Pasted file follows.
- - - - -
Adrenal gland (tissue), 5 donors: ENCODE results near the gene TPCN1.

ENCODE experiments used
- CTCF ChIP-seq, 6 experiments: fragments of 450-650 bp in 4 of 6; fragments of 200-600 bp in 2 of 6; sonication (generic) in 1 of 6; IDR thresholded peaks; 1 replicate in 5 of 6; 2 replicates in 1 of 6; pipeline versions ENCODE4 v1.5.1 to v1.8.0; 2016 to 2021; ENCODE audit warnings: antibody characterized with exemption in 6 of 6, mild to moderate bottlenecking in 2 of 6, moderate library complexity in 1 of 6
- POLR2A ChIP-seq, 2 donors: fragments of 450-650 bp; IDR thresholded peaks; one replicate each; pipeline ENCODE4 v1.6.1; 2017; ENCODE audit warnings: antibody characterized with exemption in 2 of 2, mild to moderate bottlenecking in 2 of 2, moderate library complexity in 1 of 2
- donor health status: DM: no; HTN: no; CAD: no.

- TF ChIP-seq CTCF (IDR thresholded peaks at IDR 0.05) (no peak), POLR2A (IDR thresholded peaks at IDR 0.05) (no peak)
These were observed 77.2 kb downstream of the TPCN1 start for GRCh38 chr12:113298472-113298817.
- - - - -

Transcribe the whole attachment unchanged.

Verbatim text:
Adrenal gland (tissue), 5 donors: ENCODE results near the gene TPCN1.

ENCODE experiments used
- CTCF ChIP-seq, 6 experiments: fragments of 450-650 bp in 4 of 6; fragments of 200-600 bp in 2 of 6; sonication (generic) in 1 of 6; IDR thresholded peaks; 1 replicate in 5 of 6; 2 replicates in 1 of 6; pipeline versions ENCODE4 v1.5.1 to v1.8.0; 2016 to 2021; ENCODE audit warnings: antibody characterized with exemption in 6 of 6, mild to moderate bottlenecking in 2 of 6, moderate library complexity in 1 of 6
- POLR2A ChIP-seq, 2 donors: fragments of 450-650 bp; IDR thresholded peaks; one replicate each; pipeline ENCODE4 v1.6.1; 2017; ENCODE audit warnings: antibody characterized with exemption in 2 of 2, mild to moderate bottlenecking in 2 of 2, moderate library complexity in 1 of 2
- donor health status: DM: no; HTN: no; CAD: no.

- TF ChIP-seq CTCF (IDR thresholded peaks at IDR 0.05) (no peak), POLR2A (IDR thresholded peaks at IDR 0.05) (no peak)
These were observed 77.2 kb downstream of the TPCN1 start for GRCh38 chr12:113298472-113298817.